Generally, new buildings, where the wires can be hidden inside finished walls and ceilings, are a prime candidate for a completely hard-wired system. On the other hand, older buildings, especially historical buildings, and temporary structures are better off using wireless communications because there’re no wires to hide or keep changing.
Wireless Fire Alarm is a Hybrid System
Most wireless fire alarm systems, though, are hybrid systems of wireless and hard-wired. Inputs like detectors pull stations, and input modules can be wireless. However, even when they’re controlled by wireless control modules, all horns, strobes, and speakers have to be hard-wired; there are wires from the power supply to the device. That’s because these devices take power to run, and the radio waves used in the wireless system just don’t carry that kind of power.
That means that there will probably be some hard-wired aspects to any fire alarm system, even if it’s called a wireless system.
All fire alarm systems require two stand-alone power sources. As its primary source, the fire alarm control panel has utility power, and as backup power to the primary source, it uses batteries. In a fire alarm system, any wireless device does not have utility power. As its primary source, it uses a battery and as its backup power source, it uses a second battery.
Because the batteries are the sole source of power In wireless devices, most manufacturers require the batteries to be replaced every couple of years. If there are 10 smoke detectors, that’s 20 batteries. If there are 100 smoke detectors and modules, that’s 200 batteries.
Besides the cost of the batteries every couple of years, the time needed to replace the batteries is a regular maintenance cost to operating the fire alarm system. In small systems, replacing batteries in a wireless fire alarm system isn’t much of a cost. However, as the system gets bigger, like fire alarm systems with hundreds to thousands of wireless devices, the regular maintenance cost to replace the batteries is something that needs to be considered.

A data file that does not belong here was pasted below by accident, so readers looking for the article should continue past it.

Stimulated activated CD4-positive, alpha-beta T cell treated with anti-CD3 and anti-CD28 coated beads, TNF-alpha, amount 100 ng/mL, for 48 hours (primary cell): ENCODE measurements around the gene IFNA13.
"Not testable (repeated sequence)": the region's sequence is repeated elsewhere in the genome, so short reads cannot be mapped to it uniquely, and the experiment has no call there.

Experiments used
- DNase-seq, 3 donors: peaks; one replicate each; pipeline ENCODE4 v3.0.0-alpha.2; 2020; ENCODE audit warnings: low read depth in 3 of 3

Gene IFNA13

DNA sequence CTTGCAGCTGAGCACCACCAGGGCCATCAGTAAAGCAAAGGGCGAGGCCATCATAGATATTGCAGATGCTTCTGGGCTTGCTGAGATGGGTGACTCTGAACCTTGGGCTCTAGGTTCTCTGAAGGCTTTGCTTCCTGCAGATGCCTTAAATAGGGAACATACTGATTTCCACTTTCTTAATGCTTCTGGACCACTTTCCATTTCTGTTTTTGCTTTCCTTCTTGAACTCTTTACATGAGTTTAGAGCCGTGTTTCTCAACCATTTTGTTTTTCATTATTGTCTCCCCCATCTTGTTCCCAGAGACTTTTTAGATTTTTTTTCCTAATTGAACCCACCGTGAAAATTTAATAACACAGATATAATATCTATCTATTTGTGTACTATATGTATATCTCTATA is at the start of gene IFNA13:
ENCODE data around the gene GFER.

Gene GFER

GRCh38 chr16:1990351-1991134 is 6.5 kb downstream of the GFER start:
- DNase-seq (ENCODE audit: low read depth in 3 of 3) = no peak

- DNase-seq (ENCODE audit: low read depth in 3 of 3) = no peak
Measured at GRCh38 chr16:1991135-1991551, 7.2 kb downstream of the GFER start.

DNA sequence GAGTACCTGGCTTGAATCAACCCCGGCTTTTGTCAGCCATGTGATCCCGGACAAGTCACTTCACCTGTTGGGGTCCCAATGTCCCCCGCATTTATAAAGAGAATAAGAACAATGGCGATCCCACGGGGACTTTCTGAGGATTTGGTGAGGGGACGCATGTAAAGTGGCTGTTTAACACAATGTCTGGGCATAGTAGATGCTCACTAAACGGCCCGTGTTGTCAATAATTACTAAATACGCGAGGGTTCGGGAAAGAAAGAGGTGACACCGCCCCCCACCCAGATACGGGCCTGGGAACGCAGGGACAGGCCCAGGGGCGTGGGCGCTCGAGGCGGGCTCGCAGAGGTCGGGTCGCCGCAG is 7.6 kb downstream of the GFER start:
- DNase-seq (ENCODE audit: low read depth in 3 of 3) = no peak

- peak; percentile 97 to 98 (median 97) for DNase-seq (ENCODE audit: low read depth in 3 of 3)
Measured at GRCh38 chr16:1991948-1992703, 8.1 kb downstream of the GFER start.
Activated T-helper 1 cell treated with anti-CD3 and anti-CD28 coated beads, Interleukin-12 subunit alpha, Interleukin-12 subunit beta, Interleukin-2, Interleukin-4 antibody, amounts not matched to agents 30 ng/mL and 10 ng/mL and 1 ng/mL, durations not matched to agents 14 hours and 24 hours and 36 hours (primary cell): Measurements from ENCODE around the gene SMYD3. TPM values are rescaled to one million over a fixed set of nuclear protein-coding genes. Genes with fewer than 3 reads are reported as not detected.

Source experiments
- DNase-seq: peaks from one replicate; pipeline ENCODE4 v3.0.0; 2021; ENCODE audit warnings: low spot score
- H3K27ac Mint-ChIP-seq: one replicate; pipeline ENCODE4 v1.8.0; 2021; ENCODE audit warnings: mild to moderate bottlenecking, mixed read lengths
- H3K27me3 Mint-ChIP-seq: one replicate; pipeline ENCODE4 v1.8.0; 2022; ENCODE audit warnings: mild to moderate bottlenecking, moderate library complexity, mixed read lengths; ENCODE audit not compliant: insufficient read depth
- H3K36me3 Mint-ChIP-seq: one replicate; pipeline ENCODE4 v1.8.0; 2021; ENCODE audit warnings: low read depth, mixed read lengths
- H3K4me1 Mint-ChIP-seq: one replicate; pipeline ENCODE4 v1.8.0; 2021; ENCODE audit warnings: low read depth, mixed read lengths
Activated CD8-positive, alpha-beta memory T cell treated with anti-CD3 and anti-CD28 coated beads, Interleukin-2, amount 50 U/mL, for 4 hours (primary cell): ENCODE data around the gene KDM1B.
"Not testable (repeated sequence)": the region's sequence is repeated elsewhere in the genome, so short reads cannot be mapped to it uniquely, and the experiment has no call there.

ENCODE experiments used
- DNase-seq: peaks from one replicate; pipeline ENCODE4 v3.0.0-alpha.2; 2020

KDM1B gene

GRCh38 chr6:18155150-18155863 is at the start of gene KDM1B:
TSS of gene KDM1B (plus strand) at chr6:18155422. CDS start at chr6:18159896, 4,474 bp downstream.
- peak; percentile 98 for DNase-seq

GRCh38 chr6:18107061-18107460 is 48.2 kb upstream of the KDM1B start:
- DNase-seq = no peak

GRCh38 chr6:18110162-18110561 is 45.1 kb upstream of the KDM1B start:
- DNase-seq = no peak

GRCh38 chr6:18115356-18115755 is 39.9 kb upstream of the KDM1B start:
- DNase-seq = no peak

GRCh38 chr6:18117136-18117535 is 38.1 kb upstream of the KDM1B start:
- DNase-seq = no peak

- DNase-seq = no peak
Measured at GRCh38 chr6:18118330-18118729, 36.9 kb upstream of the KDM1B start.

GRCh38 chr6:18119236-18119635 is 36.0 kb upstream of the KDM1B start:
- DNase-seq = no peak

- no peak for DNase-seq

Radio waves are tricky. Getting a radio signal from a wireless device may not be much of a problem in a wooden structure, but in an all-metal building, a radio signal from a wireless detector may not get anywhere. Most buildings have concrete reinforcement, metal studs, and electrical wiring. All of these affect the radio signals.
Before installing a wireless fire alarm system, a complete site evaluation is needed to show where problems are going to occur.
Between a wireless and a hard-wired fire alarm system, there are some off-setting costs. For the wireless system, the devices do cost more, but because wireless devices don’t need the installation cost of wiring, that cost is off-set
In a new building, however, the cost of wiring is much lower than the cost of wiring would be in an existing building. This is because before the walls and ceilings are completed, the wiring can easily be installed. If the building already exists, hiding the wiring behind already finished and completed walls requires a lot of creativity and a lot of extra time.
If the building is existing, wireless fire alarm systems might be the better choice, if the building is being erected, a hard-wired system may be the better choice.
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